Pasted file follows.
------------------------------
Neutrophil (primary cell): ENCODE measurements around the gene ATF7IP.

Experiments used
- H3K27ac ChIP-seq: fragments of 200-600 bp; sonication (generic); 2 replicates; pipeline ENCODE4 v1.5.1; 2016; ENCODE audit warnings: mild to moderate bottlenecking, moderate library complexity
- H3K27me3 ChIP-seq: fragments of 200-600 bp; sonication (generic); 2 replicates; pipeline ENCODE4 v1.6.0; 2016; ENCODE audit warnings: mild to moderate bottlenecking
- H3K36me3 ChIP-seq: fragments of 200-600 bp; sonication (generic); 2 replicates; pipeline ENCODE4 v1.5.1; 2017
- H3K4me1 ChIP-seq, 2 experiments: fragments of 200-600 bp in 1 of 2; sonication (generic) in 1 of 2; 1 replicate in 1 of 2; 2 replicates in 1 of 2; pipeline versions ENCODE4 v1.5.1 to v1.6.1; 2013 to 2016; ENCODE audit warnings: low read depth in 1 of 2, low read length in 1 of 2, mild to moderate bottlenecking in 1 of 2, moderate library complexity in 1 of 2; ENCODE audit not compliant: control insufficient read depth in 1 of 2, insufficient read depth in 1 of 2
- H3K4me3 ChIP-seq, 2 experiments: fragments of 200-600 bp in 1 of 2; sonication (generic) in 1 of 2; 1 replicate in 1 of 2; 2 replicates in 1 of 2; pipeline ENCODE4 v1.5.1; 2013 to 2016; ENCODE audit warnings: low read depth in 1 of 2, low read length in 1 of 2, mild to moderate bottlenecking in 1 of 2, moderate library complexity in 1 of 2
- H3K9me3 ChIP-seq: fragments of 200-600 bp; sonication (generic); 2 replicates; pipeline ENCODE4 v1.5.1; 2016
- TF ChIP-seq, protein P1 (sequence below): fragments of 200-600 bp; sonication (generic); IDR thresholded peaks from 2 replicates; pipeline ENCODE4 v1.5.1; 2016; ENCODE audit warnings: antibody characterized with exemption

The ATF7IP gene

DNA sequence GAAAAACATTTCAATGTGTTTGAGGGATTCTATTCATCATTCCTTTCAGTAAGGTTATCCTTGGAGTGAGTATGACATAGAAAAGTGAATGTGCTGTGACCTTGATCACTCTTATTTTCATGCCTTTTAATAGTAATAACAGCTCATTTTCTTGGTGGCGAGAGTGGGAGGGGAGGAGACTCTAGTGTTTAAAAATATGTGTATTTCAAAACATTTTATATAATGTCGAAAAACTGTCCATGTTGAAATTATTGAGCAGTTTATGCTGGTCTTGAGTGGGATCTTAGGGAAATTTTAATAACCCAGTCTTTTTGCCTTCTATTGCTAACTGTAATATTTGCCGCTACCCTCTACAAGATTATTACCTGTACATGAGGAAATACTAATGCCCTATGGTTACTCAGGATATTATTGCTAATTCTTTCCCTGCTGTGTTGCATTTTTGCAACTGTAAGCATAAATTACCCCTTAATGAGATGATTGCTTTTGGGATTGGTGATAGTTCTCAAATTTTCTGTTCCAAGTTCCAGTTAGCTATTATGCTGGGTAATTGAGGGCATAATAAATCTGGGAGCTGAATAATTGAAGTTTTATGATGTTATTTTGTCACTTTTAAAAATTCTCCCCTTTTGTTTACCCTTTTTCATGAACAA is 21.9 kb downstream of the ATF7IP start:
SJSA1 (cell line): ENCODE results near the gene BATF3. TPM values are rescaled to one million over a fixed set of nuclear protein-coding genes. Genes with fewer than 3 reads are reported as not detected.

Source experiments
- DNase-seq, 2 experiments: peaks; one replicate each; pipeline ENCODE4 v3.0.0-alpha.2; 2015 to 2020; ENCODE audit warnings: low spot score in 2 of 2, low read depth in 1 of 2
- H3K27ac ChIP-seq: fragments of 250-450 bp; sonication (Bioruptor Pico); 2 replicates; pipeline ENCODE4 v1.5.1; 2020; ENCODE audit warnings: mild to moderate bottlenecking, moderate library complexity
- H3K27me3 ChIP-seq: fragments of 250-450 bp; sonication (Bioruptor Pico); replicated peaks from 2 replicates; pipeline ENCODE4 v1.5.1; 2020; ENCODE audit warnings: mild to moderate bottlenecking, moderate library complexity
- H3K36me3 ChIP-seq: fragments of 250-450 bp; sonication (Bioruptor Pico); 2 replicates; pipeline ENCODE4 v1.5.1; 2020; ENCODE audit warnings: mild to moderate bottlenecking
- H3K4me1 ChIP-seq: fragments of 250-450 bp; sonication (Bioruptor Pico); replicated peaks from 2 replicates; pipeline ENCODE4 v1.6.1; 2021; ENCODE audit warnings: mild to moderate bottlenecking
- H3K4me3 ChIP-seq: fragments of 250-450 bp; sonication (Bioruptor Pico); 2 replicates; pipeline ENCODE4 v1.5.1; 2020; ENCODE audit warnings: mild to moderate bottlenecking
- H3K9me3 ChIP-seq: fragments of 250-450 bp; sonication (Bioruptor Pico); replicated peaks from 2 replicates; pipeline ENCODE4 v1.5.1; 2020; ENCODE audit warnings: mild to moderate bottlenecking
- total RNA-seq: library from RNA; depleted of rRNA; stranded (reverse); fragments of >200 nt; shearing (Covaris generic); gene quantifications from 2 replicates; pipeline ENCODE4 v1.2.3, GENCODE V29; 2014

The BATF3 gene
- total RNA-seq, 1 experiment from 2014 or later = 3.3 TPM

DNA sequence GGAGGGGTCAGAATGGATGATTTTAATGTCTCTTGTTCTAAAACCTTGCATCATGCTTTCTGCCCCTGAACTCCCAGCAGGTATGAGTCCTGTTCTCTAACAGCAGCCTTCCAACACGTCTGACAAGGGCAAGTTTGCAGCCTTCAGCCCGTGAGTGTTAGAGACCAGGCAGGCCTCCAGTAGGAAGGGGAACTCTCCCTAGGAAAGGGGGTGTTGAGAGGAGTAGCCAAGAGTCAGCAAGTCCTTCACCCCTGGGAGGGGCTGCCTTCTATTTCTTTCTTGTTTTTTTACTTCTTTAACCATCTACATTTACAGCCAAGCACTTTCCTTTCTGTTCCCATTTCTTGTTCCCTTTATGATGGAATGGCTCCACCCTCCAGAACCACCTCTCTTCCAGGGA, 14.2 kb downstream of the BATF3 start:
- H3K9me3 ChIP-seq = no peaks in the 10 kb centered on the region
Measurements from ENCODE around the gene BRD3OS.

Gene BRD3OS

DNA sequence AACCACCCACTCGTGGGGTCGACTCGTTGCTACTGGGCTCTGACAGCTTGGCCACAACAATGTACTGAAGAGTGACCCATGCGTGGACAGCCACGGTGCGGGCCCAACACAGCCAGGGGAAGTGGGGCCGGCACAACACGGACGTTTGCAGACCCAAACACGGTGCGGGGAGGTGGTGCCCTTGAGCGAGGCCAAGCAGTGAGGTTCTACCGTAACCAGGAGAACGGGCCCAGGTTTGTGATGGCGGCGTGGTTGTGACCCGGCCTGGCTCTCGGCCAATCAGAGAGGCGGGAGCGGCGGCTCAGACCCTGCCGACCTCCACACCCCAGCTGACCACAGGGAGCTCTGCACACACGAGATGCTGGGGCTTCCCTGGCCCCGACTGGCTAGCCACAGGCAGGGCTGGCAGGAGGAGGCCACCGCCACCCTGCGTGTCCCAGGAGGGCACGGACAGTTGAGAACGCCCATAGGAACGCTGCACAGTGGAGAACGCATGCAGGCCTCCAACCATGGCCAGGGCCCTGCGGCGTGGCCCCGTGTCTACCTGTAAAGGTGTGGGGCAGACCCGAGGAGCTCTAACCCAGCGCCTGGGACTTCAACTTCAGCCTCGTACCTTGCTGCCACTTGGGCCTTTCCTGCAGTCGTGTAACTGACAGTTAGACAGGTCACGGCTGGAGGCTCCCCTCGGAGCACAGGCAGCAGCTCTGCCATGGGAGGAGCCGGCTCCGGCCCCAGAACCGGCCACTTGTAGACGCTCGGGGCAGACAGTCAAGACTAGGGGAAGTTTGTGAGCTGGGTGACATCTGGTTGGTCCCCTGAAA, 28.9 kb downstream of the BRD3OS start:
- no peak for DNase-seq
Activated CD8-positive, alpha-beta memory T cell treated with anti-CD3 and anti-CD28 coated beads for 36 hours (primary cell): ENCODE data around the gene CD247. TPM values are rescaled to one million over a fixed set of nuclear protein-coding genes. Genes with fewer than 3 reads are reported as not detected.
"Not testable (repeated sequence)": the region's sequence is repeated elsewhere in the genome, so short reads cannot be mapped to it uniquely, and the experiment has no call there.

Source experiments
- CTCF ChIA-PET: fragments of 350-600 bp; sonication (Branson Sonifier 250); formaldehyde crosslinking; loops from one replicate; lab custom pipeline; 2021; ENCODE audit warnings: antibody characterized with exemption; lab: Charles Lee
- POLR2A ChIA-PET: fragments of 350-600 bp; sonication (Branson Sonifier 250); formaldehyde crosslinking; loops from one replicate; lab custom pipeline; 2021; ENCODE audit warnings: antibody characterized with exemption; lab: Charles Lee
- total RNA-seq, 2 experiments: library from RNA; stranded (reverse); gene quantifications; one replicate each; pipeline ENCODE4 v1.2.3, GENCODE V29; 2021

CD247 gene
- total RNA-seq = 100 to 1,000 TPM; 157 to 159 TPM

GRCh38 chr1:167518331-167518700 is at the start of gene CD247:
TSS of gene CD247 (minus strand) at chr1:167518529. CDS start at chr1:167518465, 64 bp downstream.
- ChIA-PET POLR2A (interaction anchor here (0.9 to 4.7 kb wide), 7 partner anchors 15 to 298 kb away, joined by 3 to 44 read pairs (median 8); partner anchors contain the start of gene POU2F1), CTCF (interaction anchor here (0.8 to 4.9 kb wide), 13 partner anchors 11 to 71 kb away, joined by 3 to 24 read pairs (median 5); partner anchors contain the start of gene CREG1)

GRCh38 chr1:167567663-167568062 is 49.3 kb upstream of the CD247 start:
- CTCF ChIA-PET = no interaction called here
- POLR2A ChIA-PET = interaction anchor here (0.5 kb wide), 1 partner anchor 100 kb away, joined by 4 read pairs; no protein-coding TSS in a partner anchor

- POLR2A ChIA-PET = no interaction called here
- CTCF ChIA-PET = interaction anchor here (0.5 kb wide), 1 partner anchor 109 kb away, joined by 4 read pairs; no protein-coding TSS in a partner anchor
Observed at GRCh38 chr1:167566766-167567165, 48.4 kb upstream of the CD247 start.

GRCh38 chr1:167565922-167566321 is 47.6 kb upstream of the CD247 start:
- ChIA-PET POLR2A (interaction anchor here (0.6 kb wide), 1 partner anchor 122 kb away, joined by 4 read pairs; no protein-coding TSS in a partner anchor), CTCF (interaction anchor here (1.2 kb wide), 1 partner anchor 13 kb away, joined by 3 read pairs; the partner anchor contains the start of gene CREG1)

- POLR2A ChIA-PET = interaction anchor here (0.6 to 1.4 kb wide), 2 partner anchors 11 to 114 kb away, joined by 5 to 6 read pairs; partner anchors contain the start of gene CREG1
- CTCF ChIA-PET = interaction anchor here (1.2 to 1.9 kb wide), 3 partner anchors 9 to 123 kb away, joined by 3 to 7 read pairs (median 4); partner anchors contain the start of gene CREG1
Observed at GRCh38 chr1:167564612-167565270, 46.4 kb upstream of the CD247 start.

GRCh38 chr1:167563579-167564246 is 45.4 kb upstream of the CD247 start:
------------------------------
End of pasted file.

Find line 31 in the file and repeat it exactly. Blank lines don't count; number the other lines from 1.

"Not testable (repeated sequence)": the region's sequence is repeated elsewhere in the genome, so short reads cannot be mapped to it uniquely, and the experiment has no call there.